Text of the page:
1930: 18th in goals, 24th in points
1931: 20th in goals
1932: none
1933: 7th in goals, 14th in points
1934: 15th in goals, 24 in assists, 16th in points
1935: 18th in goals, 4th in assists, 5th in points (only 4 points behind 1st)
1936: 20th in goals, 4th in assists, 9th in points
1937: 23rd in goals, 15th in assists, 16thin in points
1938: 22nd in assists, 23rd in points

General Quotes:

Quote:
Originally Posted by legends of hockey
He participated in the first NHL All-Star game in 1934 (the Ace Bailey Benefit Game) and went on to lead the team in playoff scoring with five goals. He played in the longest NHL game on March 24-25, 1936, when Detroit defeated the Montreal Maroons 1-0 after six overtime periods. The Wings went on to capture the 1936 Stanley Cup and won it again the next year as Lewis combined on a line with Marty Barry and XX XXX to dominate almost every game of the finals.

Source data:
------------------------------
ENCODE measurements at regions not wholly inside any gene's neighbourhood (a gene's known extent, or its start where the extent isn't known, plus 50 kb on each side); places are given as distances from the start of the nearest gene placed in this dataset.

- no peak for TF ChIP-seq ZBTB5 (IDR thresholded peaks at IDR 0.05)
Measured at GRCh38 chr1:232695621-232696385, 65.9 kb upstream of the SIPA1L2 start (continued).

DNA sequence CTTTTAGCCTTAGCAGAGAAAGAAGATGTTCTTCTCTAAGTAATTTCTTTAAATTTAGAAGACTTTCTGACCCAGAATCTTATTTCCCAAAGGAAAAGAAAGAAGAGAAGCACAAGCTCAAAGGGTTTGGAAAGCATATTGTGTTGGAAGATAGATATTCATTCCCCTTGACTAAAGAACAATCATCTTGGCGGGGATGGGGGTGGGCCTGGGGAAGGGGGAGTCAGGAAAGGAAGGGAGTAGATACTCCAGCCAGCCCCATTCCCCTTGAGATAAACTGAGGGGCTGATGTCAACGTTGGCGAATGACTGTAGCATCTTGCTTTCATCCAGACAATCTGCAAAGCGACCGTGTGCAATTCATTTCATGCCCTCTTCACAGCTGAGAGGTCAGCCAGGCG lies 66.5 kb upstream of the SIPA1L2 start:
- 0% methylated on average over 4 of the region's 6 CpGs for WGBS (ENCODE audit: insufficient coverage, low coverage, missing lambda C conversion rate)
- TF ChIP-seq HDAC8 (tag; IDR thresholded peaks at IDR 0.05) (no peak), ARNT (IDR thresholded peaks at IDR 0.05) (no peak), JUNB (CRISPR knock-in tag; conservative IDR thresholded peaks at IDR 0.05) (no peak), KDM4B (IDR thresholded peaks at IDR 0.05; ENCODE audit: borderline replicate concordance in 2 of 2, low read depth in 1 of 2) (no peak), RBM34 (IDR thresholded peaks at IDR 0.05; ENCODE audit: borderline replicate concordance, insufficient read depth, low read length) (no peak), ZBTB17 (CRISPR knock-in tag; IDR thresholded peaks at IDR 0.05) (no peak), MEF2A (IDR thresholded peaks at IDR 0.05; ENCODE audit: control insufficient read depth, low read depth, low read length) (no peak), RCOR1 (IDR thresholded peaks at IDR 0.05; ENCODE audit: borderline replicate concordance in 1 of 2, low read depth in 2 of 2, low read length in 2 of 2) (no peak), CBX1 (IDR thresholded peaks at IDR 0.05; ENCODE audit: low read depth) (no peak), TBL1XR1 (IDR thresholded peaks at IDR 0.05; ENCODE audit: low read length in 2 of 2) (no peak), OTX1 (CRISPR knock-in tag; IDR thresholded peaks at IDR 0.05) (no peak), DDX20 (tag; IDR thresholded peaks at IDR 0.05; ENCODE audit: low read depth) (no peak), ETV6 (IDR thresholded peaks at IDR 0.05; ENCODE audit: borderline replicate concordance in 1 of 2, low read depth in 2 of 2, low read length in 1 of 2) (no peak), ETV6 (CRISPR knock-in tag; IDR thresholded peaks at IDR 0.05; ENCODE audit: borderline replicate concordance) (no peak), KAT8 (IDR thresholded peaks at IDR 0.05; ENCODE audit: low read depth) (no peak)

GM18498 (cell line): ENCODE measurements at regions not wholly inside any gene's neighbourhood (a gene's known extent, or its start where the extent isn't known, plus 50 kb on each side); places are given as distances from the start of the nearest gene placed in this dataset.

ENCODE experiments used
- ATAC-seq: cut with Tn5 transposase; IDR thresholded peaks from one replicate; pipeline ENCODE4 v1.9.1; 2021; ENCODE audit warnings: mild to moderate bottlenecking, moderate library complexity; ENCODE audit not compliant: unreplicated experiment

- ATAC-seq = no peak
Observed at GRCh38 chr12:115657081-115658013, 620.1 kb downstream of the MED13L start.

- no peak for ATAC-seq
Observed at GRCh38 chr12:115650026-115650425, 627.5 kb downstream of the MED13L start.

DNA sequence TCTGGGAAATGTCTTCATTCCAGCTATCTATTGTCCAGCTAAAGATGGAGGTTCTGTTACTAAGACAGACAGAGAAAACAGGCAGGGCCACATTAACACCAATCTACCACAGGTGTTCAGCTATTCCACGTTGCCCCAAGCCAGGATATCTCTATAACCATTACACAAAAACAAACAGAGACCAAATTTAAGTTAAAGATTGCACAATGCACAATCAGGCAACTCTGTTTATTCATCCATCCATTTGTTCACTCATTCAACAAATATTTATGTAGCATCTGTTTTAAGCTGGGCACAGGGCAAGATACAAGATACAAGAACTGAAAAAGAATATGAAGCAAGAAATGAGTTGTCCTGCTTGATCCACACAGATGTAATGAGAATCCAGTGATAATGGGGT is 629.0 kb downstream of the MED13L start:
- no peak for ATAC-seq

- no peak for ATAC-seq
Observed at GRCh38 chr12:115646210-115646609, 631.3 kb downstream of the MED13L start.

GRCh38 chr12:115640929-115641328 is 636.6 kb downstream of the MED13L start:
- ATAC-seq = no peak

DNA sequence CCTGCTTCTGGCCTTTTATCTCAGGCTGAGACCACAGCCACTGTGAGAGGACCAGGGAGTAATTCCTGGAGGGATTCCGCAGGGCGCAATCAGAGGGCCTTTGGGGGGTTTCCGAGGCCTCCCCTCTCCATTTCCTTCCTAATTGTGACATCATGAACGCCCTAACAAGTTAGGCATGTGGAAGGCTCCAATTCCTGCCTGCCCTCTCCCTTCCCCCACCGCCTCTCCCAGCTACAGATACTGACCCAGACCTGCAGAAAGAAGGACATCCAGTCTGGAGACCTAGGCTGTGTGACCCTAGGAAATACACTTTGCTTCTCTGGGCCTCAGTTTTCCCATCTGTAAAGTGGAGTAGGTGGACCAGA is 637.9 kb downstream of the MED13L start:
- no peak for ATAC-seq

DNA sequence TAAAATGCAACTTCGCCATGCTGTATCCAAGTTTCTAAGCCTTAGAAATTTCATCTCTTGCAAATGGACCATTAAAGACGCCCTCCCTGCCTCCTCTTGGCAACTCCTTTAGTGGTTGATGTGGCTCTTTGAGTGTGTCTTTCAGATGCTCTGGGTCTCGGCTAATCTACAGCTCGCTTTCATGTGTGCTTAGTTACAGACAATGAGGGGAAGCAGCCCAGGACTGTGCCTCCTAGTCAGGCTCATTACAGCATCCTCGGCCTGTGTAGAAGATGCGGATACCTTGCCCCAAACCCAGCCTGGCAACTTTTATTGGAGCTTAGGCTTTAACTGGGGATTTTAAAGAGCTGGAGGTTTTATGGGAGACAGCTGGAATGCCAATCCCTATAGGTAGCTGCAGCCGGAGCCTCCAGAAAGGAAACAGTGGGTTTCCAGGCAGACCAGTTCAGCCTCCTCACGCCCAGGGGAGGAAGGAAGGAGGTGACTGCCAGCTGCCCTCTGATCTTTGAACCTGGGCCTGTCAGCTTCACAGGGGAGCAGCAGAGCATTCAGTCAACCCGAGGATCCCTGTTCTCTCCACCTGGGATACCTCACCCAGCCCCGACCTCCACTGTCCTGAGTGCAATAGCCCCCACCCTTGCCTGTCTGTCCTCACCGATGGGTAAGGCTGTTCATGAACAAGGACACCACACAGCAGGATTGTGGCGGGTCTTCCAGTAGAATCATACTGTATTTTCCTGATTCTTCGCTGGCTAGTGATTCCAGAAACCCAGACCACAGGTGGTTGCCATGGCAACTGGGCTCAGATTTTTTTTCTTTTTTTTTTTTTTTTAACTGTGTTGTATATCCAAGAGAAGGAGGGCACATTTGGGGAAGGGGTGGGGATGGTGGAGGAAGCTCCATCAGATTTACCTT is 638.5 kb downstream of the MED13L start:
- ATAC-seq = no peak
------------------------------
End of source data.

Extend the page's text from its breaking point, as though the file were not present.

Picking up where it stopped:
Quote:
Originally Posted by Joe Pelletier
Lewis was once described by coach XXX XXX as "a sportsman of the highest type. I defy baseball or football or boxing or any other sport to produce an individual who can eclipse Herbie Lewis as a perfect model of what an athlete should stand for."
Quote:
Originally Posted by Red Wings Official Site
(1933-34) was also this season that Lewis and right-winger Larry Aurie, his regular linemate, represented Detroit in the first NHL All-Star Game, a benefit match for Toronto forward Ace Bailey, whose career was cut short by a head injury suffered in a game against Boston.